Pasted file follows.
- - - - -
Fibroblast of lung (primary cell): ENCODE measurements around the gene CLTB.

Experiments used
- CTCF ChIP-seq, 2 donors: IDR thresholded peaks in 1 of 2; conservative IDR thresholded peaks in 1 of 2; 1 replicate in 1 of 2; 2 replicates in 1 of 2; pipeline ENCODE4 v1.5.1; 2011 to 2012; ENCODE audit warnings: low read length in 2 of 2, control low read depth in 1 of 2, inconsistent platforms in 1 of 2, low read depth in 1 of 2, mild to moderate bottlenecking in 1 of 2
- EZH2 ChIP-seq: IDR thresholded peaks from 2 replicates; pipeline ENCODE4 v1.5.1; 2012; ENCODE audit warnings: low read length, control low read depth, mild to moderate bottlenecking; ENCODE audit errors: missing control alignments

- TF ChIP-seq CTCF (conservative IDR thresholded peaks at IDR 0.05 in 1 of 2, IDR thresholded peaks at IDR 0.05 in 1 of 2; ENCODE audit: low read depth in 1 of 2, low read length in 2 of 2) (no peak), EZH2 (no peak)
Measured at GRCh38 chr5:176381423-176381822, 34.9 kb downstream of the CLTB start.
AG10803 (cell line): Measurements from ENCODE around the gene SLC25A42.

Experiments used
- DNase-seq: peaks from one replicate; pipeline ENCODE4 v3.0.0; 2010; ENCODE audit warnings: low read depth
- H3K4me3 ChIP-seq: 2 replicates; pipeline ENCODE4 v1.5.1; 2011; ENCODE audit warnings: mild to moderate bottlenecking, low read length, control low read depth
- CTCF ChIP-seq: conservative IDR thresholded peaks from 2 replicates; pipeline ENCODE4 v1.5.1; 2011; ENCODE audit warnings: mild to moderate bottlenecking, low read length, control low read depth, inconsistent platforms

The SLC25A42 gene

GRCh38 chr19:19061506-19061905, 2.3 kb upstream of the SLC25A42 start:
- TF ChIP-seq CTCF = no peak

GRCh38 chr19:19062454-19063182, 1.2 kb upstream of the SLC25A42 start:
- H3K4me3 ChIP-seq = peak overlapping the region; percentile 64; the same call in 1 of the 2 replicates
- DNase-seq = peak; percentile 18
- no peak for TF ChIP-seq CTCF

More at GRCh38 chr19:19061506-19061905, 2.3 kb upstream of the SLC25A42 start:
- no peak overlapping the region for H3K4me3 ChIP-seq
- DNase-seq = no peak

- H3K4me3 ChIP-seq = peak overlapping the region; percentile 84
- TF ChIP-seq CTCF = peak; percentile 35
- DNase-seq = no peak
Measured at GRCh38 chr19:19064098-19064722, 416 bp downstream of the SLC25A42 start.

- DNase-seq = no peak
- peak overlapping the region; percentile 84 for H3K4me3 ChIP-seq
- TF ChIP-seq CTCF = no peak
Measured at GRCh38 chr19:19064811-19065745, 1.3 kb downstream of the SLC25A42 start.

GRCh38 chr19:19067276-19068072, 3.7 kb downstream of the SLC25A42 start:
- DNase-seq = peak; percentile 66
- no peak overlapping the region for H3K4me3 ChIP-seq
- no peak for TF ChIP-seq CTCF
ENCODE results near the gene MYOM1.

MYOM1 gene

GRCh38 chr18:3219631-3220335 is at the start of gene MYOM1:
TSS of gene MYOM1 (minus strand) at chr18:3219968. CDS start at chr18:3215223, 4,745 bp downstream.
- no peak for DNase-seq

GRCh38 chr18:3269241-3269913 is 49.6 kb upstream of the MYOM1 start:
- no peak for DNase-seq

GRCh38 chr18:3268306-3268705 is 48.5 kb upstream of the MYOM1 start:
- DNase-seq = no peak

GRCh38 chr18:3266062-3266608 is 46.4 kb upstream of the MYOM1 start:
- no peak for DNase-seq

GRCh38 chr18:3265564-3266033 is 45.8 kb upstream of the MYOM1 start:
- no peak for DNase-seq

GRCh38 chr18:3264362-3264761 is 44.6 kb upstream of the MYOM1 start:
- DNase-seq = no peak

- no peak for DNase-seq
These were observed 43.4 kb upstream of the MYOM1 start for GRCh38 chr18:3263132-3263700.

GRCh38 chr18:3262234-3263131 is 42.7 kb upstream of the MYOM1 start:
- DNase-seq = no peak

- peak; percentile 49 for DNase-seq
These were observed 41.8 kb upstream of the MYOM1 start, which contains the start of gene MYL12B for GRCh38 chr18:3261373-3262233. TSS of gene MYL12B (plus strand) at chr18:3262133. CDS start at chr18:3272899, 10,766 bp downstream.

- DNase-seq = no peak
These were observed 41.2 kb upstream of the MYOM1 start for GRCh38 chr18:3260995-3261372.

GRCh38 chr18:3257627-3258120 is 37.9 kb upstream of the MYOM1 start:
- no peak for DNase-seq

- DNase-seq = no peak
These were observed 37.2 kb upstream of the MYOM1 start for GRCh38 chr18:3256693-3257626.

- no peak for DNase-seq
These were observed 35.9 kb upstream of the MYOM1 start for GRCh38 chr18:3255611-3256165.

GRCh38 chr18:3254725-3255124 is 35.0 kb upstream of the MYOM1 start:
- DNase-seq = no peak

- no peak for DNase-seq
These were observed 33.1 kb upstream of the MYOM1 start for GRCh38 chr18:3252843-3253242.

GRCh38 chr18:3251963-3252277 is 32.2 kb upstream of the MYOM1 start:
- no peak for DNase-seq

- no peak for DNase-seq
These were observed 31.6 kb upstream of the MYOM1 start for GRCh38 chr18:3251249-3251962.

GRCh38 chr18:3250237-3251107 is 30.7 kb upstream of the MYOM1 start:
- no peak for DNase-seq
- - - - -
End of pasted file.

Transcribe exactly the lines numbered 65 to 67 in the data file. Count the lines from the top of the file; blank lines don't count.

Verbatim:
- no peak for DNase-seq
These were observed 33.1 kb upstream of the MYOM1 start for GRCh38 chr18:3252843-3253242.

GRCh38 chr18:3251963-3252277 is 32.2 kb upstream of the MYOM1 start: